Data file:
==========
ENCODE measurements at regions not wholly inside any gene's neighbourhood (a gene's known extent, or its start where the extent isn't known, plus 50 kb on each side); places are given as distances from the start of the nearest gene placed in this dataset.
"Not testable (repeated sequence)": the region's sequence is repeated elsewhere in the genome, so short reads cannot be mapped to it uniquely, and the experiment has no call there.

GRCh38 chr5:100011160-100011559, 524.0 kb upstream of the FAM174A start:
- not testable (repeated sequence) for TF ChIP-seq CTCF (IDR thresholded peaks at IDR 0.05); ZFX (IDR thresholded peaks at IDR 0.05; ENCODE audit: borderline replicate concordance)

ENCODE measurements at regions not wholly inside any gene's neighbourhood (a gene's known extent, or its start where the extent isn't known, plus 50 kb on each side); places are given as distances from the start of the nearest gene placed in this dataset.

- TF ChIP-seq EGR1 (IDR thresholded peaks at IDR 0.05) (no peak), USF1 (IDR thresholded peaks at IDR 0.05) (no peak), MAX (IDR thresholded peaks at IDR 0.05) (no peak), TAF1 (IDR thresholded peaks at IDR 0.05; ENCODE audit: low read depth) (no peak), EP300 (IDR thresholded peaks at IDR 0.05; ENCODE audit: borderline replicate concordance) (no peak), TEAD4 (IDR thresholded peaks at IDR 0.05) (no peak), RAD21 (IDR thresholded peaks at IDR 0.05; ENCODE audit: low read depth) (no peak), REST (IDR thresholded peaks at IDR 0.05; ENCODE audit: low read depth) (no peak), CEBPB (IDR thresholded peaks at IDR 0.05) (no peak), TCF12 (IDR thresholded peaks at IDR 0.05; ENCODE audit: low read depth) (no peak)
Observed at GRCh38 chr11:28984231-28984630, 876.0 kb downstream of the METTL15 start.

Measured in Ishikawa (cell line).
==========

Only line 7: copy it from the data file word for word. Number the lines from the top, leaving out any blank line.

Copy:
Observed at GRCh38 chr11:28984231-28984630, 876.0 kb downstream of the METTL15 start.